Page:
The Hero We Need

Free Software Principles

Article from Issue 204/2017

Malwaretech stood up for us. Now we should stand up for him.

The security researcher Marcus Hutchins, known professionally as malwaretech, has been arrested in the US, accused of creating the Kronos banking trojan and conspiring to sell it for $3,000 on the dark web.

This seems unlikely to me, given that he had previously turned down a $10,000 reward for his work on stopping WannaCry. Yes, that same WannaCry ransomware that threatened several organizations in Europe (and would have targeted the US if Hutchins hadn't got to it first).

Ten thousand dollars is more than $3,000, so the motives don't add up for me. Hutchins may or may not have written some code, and that code may or may not have been used to commit a crime. Tech-literate people, such as the readers of Linux Magazine, understand the difference between creating a work and using it to commit a crime, but most of the media coverage – in the UK, at least – has been desperate to follow the paradigm of building a man up only to gleefully knock him down. Even his achievement of stopping WannaCry is decried as "accidental," a word full of self-deprecating charm when used by Hutchins, but which simply sounds malicious in the hands of the Daily Mail and The Telegraph.

I'm sure justice will prevail eventually, but in the meantime, there's a chap in a very sticky situation and a government department making itself look silly. Then there's the UK government, which, now that it's turned its back on the EU, is desperate not to upset the "special relationship" by standing up for its subjects.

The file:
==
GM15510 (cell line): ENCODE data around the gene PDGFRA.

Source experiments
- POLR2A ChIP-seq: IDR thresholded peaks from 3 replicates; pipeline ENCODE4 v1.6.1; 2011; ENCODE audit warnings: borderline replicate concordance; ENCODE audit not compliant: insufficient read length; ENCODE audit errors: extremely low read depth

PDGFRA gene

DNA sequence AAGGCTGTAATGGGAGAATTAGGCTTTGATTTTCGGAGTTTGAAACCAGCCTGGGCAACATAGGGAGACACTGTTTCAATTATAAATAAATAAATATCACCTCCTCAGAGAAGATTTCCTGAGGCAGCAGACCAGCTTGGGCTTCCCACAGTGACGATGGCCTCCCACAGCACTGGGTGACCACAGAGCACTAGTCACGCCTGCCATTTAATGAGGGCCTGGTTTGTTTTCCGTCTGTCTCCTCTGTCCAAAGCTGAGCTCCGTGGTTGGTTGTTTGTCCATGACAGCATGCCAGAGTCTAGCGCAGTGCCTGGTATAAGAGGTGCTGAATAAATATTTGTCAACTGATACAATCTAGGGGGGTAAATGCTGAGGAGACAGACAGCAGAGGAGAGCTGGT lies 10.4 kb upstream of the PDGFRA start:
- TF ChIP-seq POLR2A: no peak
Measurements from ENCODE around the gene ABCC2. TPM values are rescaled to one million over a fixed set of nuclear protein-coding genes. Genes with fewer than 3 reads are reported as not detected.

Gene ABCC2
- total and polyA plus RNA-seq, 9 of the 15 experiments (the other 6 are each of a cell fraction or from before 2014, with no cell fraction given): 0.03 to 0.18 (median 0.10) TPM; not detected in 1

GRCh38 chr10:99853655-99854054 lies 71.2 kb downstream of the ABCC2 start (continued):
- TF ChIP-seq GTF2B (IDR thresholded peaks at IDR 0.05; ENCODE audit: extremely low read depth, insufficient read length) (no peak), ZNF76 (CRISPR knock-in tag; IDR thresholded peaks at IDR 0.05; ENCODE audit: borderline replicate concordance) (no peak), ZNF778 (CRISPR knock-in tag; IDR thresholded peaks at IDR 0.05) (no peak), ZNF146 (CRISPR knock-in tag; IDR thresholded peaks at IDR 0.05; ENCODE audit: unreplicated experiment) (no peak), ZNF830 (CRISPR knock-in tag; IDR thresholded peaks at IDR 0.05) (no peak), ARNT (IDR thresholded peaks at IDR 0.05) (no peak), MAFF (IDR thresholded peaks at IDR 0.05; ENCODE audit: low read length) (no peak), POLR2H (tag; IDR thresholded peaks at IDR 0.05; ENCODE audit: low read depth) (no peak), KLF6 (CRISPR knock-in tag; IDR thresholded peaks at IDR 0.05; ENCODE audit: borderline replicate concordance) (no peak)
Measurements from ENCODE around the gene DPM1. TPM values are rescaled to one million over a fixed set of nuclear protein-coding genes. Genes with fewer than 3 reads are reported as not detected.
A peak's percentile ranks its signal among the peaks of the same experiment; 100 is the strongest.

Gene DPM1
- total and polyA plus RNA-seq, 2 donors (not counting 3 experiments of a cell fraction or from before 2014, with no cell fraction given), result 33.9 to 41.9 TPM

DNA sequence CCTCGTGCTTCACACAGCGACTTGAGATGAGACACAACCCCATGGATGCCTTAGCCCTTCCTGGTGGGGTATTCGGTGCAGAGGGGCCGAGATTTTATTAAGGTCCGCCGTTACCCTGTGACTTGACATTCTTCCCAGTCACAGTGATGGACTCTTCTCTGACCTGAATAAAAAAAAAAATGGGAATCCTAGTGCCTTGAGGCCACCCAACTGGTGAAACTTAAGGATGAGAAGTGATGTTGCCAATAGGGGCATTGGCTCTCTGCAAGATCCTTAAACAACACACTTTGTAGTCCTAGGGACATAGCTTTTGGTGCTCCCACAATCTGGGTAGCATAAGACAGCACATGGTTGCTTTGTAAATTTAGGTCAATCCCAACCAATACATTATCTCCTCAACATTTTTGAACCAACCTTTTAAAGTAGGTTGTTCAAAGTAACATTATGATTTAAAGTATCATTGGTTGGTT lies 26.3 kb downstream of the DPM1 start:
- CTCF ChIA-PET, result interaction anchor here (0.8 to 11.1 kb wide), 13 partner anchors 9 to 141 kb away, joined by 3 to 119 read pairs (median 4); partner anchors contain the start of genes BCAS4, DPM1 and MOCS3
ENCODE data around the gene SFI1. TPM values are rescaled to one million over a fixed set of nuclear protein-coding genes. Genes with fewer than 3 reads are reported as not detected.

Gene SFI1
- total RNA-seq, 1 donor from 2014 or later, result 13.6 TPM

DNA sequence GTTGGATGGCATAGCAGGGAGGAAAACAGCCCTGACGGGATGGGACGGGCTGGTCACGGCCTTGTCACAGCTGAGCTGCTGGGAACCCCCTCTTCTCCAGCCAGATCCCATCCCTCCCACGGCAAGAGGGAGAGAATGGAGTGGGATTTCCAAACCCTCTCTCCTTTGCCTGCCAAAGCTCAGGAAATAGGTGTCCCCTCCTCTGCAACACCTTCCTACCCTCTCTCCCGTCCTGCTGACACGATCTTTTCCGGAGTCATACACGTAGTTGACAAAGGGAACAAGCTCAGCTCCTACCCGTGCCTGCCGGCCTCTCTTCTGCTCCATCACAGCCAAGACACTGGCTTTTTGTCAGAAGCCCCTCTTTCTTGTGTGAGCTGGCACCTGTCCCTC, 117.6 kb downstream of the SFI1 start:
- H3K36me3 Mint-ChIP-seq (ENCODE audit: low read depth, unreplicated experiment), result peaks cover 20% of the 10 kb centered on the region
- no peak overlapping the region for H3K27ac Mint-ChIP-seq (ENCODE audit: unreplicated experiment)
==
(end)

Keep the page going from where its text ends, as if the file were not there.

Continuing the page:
I don't know whether he's done anything wrong, but I do know that there are no advocates standing up for the right to play with code. For all the purity of its intentions, the Free Software Foundation has had nothing to say about the four freedoms in this case. Any hacker at home who downloads some malware and examines the code, whether that's to look for weaknesses, to find ways to improve it, or just out of interest, is putting themselves at risk of arrest the next time they travel to the US, regardless of their intention. What's implied in this is that the government is allowed to decide who can study, learn from, copy, and share code, which is definitely not what the founding fathers of Free Software imagined.

If the tool Hutchins is alleged to have made was, for example, a gun, there would be no drama at all: the National Rifle Association is very clear that guns don't kill people; murderers kill people. Guns, the argument goes, are inanimate objects. Likewise malware created by security researchers doesn't shut down banks; it's black hats who deploy it that do the damage. And I don't know or care whether the alleged evil software was written on Linux or not. The logic of the prosecution defies the principles of Free Software, so it shouldn't matter what platform it was written for. Free Software campaigners aren't just fighting for bearded Trisquel users: We all need our representatives to step up and do better.

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